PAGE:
Reading Between the Lines of Intergraph’s Product Development Strategy

By Joe Francica

Sometimes the corporate presentations about product strategy and future direction, which are made to clients at user conferences, get lost in translation. There may actually be good information in there, but piecing the tidbits together may require some effort. Begin, perhaps, with the big picture, but then drill down to discover the critical details. Teasing out the golden nuggets of information from these presentations can take some mining.

The presentation about the Security, Government and Infrastructure (SG&I) Division, which is the team that develops the geospatial technology for Intergraph, was delivered in parts during the Intergraph 2009 User's Conference in Washington, D.C., held June 15-18. John Graham, president of the division, who was appointed just 10 months ago, began the discussion and Mark Doherty, executive director of strategy, a 20-year veteran of the company, continued it.

Graham delivered vision rather than substance; Doherty got down to the specifics.

Intergraph is moving toward a common software architecture. It's not imminent and may, in fact, be a long way off. Intergraph has three distinct product lines that would be affected: GeoMedia (for GIS applications), G/Technology (for utility-specific workflows) and TerraShare (for imagery and photogrammetry). For now and the foreseeable future, the company will pick and choose the best code or modules to use and re-use within all three product lines. For example, GeoMedia may have a stronger visualization engine than G/Technology, whereas TerraShare may handle raster data better than the others. In my conversation with CEO Halsey Wise, he emphatically stated, "There is no 'uber' product."

Doherty made clear that the company will go down this path with the customer in mind, and in incremental stages in order not to change too much, too fast. The company will try to reduce the impact on the client organizations. During major product updates, customers are sometimes caught up in the decision to install an upgrade just when users were becoming familiar with workflows from the past version. However, Doherty wanted to make sure clients understood some of the trends driving product development. He focused primarily on service oriented architecture (SOA). SOA, in simplest terms, is a framework for adopting industry standards for software development. It allows applications that follow these standards to work in concert. In the area of virtualization and cloud computing, the company will be certifying products on Citrix XenAPP (for clients) and VMWare ESX (for servers) and will be monitoring the uptake of other solutions like Microsoft HyperV. For example, GeoMedia 6.1 is certified on Citrix XenApp. In terms of hardware architecture platforms, Intergraph is working on prototyping existing technology to move it to 64-bit architecture with a focus on the server side. Some lower level systems have already been moved. On the database side, the company will still rely upon on Oracle Spatial and will adopt Microsoft SQL Server Spatial extensions. At the application tier, Microsoft.NET will be used to support the SOA vision but Intergraph is also aware of the need to integrate with non-Microsoft platforms.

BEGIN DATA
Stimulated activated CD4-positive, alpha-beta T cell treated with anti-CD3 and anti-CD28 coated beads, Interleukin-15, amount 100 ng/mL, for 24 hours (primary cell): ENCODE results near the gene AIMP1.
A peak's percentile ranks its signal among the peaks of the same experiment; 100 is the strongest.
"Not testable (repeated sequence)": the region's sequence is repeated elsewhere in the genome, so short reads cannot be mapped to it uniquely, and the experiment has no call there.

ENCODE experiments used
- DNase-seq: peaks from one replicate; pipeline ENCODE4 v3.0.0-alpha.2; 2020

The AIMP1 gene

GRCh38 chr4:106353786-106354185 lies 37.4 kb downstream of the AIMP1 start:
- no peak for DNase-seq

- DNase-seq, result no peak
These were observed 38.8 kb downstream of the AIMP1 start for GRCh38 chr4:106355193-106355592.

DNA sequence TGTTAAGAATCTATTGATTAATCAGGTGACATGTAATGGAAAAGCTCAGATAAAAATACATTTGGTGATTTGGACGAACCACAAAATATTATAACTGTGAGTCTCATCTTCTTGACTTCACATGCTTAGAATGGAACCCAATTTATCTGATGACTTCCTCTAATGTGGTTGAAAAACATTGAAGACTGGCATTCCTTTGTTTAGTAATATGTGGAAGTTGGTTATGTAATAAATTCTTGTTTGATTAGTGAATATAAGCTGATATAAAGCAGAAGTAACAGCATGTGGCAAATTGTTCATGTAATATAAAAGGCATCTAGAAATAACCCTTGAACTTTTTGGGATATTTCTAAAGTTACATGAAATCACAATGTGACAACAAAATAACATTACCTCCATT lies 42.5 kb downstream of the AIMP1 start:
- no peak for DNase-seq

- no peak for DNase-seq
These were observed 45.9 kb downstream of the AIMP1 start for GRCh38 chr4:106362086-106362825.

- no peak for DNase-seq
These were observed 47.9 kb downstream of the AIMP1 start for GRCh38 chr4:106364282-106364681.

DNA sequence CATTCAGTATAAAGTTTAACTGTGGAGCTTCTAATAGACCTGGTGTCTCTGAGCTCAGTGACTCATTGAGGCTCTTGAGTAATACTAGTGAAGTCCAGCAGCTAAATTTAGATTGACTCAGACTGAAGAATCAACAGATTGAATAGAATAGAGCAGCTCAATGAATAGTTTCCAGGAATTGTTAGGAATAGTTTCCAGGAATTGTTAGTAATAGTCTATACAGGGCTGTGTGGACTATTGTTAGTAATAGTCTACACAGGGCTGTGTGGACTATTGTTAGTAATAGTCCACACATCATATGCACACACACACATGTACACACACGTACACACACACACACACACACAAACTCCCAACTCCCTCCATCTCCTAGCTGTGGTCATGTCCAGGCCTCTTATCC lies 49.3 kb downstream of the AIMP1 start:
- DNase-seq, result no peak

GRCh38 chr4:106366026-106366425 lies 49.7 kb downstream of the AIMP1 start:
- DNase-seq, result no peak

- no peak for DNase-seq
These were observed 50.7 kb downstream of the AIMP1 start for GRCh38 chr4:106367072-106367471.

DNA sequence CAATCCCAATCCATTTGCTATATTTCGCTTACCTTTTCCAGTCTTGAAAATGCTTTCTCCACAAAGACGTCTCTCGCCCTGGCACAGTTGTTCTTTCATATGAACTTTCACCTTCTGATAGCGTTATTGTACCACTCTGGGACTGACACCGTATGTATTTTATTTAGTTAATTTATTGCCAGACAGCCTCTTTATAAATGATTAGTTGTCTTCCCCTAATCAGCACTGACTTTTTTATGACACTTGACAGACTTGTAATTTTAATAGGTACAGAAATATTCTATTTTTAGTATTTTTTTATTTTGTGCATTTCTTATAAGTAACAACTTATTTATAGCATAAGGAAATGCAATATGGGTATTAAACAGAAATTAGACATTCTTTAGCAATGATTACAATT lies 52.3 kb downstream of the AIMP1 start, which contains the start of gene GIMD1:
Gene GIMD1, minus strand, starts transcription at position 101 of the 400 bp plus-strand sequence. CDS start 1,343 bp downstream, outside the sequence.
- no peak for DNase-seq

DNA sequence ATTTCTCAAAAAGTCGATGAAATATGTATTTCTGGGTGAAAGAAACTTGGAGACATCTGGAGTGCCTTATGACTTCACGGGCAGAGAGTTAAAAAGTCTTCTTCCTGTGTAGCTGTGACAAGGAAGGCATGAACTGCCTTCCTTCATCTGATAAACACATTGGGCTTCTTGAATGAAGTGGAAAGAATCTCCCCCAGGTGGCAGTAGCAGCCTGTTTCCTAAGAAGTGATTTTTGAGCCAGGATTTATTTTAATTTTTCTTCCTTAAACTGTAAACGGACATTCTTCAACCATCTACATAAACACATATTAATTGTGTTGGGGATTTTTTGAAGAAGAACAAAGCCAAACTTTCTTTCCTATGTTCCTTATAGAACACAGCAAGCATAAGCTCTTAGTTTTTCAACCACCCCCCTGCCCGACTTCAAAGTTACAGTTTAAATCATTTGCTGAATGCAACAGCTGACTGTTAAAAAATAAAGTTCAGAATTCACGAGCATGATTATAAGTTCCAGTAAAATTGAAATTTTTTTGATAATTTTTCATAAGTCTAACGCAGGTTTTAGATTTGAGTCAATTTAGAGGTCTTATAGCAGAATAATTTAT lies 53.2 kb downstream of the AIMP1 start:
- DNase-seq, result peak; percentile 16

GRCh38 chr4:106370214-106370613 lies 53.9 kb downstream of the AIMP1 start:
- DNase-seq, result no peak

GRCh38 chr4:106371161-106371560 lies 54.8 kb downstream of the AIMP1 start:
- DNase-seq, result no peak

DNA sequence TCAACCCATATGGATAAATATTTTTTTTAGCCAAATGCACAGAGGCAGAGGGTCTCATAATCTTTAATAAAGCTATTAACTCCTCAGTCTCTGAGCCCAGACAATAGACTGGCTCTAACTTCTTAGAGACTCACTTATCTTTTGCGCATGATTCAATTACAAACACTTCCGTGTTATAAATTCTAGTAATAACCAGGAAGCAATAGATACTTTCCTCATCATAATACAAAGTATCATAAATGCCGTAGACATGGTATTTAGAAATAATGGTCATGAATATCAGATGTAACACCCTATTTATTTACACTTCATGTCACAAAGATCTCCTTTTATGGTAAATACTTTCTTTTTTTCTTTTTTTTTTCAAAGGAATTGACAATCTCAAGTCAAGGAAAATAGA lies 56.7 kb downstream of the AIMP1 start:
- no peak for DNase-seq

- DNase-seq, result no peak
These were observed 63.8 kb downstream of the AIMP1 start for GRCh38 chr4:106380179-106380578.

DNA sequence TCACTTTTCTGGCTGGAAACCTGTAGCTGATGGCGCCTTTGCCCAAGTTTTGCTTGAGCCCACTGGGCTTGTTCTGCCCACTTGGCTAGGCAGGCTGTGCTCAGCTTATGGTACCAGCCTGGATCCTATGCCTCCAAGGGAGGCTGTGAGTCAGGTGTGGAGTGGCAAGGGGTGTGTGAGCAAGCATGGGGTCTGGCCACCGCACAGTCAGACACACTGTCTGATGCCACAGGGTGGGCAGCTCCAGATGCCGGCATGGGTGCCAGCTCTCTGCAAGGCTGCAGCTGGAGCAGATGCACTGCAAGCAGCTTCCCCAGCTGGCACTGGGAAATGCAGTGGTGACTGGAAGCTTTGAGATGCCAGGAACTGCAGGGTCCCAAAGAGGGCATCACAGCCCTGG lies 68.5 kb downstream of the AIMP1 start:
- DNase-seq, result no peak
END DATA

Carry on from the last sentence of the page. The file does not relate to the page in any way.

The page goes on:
Intergraph also realizes the need to ingest multiple datatypes such as full motion video, LiDAR and 3D. MotionVideo Analyst, a new product in "alpha" development, takes a georegistered video and "fuses" the scene within a map viewer. For example, a video taken from aerial reconnaissance can be played within a polygon that is inscribed on the map, almost as if you had a "window" for viewing the data. Also, with the division's focus on security applications, in particular those for computer aided dispatching (CAD) systems, Intergraph will support the next generation of 9-1-1 systems.

Intergraph will integrate 3D in GeoMedia with partner, Skyline. The solution will not just visualize, but also analyze data. In the area of photogrammetry, Intergraph will release a new mid-format camera to collect 3D information with a resolution of 42 megapixels. The next release of G/Technology will use GeoMedia rendering and GeoMedia will support Flash to replace the older scalable vector graphics (SVG) technology that had been supported for years.

Perhaps above all else, Intergraph will continue to focus on open standards and helping clients conform to a common spatial data infrastructure, especially in Europe where the INSPIRE initiative has received support from the European Union. Intergraph has had a long-standing commitment to support these major initiatives and it is adjusting its software development strategy to meet those demands. In addition, it is giving its clients a long-range vision of supporting SOA and moving some applications to cloud computing. It will continue to improve GeoMedia but target feature and function enhancements to be parallel with its efforts to market into specific vertical markets.

Published Friday, June 26th, 2009

Written by Joe Francica

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